Should you deadhead Knockout Roses? If you do, you’ll enjoy nearly constant blooming throughout the Summer and possibly into the Fall season.
Please note: I may use Knock Out Roses and Knockout Roses interchangeably in this article. Although the official name is Knock Out (two words), there are many who use the word Knockout (one word) instead. I’m one of them who slips from time to time between each version, so don’t hate me!
First off, we need to ask the main question everyone is curious about:
Should You Deadhead Knockout Roses?
Many experts — including the fine folks at the company that produces Knock Out Roses — will tell you no, there’s no need to deadhead these roses because Knock Out Roses will do this all by themselves, on their own.
And that’s true to a certain extent.
Knockout Roses will eventually discard their own dead flowers.
Meanwhile, the overall shrub can look very sad with lots of dead flower stalks poking out all over, and fewer and fewer active blooms on the shrub.
But you want blooms throughout the Summer, am I right? Lovely flowers to enjoy each and every day!
I say, “Yes, you should deadhead Knock Out Roses!” And there are many out there who will agree with me, although it does mean some extra work on your part.
Benefits of Deadheading
There are two main benefits to deadheading Knock Out Rose bushes.
- The appearance of a deadheaded shrub instantly looks much better.
- If you deadhead Knock Out Roses as part of your Summer garden chores, you’ll enjoy almost constant blooming throughout the season.
Here’s one of our Knock Out Rose bushes before I did my weekly deadheading:
This rose bush looks fine from a distance, in part because I regularly deadhead each week, so there’s never too much work to do, to maintain an ever-blooming shrub.
Upon closer look, follow the arrows to see which parts of the Knock Out Roses need to be trimmed away:
Sometimes you will find a deadhead candidate hidden among other blooming roses:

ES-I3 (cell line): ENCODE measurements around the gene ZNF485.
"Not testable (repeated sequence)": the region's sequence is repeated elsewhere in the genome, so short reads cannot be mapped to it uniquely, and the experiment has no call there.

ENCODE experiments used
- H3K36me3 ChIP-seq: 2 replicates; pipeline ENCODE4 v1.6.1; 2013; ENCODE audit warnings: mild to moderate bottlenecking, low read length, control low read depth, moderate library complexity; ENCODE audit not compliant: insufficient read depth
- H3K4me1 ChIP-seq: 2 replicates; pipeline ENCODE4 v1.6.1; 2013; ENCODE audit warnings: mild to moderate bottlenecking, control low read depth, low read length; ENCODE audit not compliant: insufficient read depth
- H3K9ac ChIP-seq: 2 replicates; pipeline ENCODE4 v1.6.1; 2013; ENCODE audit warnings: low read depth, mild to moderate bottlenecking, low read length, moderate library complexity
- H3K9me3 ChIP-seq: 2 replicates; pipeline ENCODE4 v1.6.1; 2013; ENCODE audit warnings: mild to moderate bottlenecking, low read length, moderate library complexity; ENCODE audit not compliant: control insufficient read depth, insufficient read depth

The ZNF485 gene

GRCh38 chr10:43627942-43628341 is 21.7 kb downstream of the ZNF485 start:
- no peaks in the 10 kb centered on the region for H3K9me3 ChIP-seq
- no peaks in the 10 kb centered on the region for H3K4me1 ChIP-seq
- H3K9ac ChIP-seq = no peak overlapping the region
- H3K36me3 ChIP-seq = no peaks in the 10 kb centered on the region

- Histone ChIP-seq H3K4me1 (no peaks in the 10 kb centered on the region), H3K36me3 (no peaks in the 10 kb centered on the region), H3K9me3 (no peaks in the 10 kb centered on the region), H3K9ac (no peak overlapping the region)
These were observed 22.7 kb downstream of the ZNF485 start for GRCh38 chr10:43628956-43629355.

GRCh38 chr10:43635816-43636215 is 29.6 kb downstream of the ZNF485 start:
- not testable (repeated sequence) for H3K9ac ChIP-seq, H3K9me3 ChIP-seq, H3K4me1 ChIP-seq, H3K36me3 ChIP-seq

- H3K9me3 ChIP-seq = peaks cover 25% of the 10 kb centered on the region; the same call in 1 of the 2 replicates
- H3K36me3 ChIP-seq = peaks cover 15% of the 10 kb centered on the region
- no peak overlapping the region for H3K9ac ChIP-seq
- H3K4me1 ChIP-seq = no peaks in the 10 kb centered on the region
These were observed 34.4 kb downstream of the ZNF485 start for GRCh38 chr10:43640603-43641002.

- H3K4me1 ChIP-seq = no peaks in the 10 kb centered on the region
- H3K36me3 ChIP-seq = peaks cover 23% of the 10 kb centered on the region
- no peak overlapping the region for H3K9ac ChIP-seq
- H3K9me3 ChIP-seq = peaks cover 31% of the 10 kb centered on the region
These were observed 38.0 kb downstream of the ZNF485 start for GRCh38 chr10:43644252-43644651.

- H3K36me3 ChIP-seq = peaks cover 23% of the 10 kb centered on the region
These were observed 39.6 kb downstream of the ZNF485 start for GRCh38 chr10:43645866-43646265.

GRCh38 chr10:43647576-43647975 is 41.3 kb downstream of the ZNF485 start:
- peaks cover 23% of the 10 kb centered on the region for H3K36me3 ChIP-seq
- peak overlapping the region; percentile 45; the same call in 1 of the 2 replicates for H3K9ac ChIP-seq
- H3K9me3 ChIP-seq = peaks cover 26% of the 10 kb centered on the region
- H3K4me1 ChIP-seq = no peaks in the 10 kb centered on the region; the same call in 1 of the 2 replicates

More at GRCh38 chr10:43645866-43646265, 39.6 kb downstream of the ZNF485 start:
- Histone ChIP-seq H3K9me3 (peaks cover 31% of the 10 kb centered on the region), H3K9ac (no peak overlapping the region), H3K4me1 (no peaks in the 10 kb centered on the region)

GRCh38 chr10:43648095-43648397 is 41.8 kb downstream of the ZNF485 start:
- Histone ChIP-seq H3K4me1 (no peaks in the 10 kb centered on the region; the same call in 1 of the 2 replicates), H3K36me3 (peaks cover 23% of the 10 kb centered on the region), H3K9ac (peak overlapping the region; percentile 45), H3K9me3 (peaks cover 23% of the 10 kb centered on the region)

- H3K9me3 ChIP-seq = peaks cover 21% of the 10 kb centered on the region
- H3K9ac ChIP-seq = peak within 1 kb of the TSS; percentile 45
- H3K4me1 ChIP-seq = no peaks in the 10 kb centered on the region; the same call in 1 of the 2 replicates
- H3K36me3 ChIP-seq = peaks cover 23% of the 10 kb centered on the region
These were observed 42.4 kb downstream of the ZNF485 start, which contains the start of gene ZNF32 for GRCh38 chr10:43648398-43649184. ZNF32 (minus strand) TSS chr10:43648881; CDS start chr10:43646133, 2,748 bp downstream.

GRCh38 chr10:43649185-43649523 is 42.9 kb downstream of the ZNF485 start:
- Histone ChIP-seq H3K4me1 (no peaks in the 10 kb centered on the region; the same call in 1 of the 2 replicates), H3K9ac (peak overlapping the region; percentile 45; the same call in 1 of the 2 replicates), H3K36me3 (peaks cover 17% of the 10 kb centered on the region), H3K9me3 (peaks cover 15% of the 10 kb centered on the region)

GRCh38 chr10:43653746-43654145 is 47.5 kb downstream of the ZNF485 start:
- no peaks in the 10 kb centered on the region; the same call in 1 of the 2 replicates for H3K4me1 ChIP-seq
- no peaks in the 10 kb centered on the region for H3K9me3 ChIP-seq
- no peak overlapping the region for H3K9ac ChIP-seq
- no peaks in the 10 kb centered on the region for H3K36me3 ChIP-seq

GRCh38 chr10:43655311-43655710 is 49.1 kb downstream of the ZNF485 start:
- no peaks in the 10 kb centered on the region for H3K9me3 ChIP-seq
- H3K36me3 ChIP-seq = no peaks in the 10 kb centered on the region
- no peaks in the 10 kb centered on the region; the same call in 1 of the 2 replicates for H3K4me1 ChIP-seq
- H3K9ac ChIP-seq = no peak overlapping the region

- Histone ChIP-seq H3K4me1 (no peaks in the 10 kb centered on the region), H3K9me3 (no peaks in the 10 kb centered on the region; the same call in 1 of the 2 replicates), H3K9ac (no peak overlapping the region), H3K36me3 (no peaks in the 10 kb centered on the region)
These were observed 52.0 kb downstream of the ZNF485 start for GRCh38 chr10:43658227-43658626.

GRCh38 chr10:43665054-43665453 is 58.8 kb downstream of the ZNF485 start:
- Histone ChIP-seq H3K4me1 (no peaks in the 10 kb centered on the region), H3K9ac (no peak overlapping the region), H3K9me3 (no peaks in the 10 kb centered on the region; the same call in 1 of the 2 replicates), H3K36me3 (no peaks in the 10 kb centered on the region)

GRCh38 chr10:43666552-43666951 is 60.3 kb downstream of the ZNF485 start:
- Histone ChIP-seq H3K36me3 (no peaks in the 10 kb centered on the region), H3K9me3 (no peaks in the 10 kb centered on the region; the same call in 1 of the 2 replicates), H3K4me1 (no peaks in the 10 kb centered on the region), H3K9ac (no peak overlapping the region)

And you can also find individual roses that have come and gone as well:
The Best Tools for Easy Deadheading
Before you begin deadheading Knock Out Roses, make sure you have a good pair of garden gloves specifically made for rose pruning — so you can avoid getting pricked by thorns — and a good pair of bypass pruners. (My favorite pruners are these bypass pruners by Fiskars.)
I toss all of my deadheading refuse into a basic bucket that I carry around the garden. It isn’t anything fancy — far from it: it’s a used kitty litter bucket which is the handiest thing around! We have several of them…and sadly this particular brand of litter no longer sells it in their awesome buckets, so we are now hoarding them!
How to Deadhead Knock Out Roses
Find one of the spent blooms, like below:
Snip it off with the pruners while holding it in your other gloved hand:
And when you see more than one of these together on your shrub?
Just grab both and snip them off. Easy peasy, no fancy cuts to make or angles to pay attention to.
What remains are a couple of short stems that within a week will fall away on their own.
I spend time trimming spent flowers on Knock Out Roses too:
There’s only a few petals left, and by this point those petals are about to fall off anyway.